Let’s face it, germs are pretty much inescapable. They’re in the air, on your skin—they’re pretty much wherever you go. That’s not to say they’re all bad for you, but they’re definitely not great, either.
Bugs and bacteria tend to be more common in areas of high traffic, where lots of people engage with the same items and surfaces. This means your coworking space is a hotbed for germs to live and thrive in.
So, what are some of these germ “hotspots,” you ask? And how can you maintain cleanliness as you share your office space?
Let’s explore the top areas where germs abound and the ways to calm your inner germophobe as you make the most of coworking.
Office workers spend more time at their desk than anywhere else, so it’ll probably come as no surprise that desks often have the most germs. Researchers have even found that desks can contain 400 times more germs than toilet seats!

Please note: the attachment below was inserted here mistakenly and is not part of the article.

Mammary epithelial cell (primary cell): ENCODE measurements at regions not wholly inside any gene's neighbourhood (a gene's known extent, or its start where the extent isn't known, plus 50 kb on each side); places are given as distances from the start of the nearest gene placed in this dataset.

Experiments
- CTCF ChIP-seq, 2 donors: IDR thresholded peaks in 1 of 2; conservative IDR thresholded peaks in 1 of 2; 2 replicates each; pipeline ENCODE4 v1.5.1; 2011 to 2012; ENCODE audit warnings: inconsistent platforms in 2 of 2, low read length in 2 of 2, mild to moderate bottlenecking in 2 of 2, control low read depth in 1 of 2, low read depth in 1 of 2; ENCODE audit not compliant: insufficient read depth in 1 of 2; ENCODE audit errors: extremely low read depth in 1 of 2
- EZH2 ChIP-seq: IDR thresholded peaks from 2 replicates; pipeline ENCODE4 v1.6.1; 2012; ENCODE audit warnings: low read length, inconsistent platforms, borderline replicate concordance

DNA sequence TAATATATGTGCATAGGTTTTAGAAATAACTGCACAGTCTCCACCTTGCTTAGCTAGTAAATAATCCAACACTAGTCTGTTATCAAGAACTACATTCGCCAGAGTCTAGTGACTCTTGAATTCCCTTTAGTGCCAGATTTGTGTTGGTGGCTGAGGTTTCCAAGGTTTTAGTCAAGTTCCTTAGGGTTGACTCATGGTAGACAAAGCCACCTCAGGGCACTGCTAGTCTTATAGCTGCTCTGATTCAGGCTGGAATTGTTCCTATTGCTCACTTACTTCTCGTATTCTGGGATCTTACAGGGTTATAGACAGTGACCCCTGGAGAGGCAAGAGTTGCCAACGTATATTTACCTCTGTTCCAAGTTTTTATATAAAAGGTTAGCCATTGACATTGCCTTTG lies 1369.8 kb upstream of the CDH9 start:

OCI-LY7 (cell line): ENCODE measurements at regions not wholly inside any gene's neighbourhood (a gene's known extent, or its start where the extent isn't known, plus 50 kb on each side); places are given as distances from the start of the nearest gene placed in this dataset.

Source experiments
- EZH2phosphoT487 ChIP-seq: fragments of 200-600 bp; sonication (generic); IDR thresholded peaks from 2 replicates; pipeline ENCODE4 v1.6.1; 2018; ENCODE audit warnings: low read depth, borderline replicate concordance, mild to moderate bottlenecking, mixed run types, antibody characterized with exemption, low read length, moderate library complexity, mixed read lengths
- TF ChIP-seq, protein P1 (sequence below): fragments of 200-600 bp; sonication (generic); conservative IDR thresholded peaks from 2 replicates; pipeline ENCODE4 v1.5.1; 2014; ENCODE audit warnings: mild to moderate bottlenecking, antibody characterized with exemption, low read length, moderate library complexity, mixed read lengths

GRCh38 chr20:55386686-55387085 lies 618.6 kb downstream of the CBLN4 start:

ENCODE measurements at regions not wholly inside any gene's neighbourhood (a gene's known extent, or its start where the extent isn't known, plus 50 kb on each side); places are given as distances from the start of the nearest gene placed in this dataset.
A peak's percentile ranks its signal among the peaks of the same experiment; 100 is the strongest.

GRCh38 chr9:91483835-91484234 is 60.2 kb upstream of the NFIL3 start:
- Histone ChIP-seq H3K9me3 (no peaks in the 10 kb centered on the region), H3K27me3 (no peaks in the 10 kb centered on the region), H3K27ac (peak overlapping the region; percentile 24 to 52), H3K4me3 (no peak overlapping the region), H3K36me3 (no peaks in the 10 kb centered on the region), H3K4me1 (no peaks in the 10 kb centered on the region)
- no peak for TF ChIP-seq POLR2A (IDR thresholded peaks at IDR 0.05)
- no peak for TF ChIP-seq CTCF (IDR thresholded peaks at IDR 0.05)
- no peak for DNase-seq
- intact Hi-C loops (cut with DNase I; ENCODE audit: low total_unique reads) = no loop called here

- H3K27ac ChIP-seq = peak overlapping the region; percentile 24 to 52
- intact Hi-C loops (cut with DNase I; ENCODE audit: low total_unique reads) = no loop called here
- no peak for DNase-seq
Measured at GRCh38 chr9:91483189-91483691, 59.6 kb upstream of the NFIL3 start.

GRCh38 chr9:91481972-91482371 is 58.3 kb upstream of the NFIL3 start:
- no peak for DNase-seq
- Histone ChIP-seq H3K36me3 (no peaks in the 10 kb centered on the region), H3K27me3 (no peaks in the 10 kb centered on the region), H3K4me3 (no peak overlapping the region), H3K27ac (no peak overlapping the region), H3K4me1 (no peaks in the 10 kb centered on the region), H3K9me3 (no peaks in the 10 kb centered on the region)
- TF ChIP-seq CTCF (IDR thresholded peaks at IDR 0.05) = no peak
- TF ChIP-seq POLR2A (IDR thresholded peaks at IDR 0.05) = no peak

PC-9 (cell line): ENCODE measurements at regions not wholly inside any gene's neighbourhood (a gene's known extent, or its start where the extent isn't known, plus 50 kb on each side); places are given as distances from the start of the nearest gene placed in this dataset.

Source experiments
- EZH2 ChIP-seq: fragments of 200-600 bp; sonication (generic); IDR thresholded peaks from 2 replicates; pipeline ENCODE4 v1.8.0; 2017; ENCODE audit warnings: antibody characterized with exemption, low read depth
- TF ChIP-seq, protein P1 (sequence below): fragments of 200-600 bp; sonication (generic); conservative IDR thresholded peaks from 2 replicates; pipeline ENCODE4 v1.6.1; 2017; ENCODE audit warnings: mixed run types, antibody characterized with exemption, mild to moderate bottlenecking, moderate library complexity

Of the items on your shared desk, your phone is often the biggest culprit for contamination, featuring over 25,000 organisms per square inch on its surface. Make sure to wipe it regularly with antibacterial wipes, focusing especially on the ear, mouth-piece, and keypad areas.
Pens are another bacteria hotspot to consider as well, since people often like to chew on them when thinking. However, when you think about where that pen could have been before (i.e. a fellow pen-chewing coworker), it’s easy to see why shared pens fall victim to germs.
The bag or rucksack you take with you to work is often riddled with germs. This is because it goes with you to work and from work as well, meaning it accumulates all the bugs and bacteria from your journeys in and out, as well as at your home.